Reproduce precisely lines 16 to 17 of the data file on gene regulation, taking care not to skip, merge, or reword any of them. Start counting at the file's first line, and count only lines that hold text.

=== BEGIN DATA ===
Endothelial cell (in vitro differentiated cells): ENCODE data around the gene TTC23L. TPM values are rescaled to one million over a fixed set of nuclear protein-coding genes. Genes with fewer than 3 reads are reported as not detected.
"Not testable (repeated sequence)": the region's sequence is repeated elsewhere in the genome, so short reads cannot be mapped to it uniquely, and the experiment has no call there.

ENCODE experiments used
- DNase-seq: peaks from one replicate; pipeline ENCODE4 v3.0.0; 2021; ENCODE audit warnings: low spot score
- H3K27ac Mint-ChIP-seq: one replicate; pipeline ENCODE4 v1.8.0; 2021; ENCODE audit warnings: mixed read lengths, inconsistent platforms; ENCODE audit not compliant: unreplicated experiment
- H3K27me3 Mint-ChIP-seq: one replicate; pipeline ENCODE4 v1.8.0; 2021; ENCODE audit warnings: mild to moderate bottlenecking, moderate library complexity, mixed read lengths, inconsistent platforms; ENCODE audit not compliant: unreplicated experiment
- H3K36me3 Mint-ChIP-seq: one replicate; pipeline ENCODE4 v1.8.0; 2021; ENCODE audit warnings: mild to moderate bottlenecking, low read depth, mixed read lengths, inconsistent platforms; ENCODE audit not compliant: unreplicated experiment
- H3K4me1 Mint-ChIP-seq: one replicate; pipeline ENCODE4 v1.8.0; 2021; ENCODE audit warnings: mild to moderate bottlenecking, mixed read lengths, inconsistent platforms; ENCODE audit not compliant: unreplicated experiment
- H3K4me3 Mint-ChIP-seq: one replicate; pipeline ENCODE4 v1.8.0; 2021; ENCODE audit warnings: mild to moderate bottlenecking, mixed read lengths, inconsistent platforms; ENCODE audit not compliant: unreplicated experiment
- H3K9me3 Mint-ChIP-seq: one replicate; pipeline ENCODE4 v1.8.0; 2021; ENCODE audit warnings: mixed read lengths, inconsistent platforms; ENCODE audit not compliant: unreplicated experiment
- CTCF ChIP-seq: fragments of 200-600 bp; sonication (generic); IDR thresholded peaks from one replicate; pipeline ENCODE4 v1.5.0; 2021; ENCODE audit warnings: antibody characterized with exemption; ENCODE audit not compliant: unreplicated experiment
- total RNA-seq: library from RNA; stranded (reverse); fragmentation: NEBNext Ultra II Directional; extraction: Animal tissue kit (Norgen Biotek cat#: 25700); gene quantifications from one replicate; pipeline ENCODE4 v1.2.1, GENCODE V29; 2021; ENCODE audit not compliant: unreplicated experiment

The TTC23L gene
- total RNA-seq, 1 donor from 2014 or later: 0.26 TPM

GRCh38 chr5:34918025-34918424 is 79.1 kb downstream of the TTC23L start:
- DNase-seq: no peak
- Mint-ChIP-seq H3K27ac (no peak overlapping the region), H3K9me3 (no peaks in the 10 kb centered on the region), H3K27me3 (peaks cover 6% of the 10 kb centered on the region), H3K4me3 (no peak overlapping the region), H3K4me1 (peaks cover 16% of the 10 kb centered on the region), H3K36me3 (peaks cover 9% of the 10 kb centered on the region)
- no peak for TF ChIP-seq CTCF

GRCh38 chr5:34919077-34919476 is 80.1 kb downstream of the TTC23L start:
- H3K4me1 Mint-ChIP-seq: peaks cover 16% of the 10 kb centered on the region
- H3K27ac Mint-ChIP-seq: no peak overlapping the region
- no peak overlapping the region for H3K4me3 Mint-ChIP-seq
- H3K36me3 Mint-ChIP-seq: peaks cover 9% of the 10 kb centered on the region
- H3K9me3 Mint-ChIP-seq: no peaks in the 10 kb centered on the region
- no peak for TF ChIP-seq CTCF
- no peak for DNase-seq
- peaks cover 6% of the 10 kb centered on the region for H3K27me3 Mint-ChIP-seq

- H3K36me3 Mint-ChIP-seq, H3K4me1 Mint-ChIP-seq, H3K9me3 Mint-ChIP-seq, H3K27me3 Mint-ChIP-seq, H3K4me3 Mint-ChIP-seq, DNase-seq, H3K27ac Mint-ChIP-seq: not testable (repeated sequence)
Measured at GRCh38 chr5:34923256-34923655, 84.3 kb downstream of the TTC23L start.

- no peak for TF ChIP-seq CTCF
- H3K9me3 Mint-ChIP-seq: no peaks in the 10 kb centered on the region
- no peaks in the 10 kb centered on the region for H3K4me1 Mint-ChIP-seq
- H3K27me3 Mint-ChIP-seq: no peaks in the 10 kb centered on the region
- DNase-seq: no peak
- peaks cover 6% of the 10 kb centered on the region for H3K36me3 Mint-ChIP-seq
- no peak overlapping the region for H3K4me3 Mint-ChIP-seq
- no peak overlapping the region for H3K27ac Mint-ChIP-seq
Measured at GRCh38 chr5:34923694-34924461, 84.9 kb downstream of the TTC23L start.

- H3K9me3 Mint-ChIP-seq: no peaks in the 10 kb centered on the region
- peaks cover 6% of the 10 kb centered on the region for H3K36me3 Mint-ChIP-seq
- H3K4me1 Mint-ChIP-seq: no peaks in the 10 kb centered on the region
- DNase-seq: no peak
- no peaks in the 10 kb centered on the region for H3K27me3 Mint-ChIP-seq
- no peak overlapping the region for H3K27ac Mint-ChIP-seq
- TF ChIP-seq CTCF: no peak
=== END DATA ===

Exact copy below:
- DNase-seq: no peak
- Mint-ChIP-seq H3K27ac (no peak overlapping the region), H3K9me3 (no peaks in the 10 kb centered on the region), H3K27me3 (peaks cover 6% of the 10 kb centered on the region), H3K4me3 (no peak overlapping the region), H3K4me1 (peaks cover 16% of the 10 kb centered on the region), H3K36me3 (peaks cover 9% of the 10 kb centered on the region)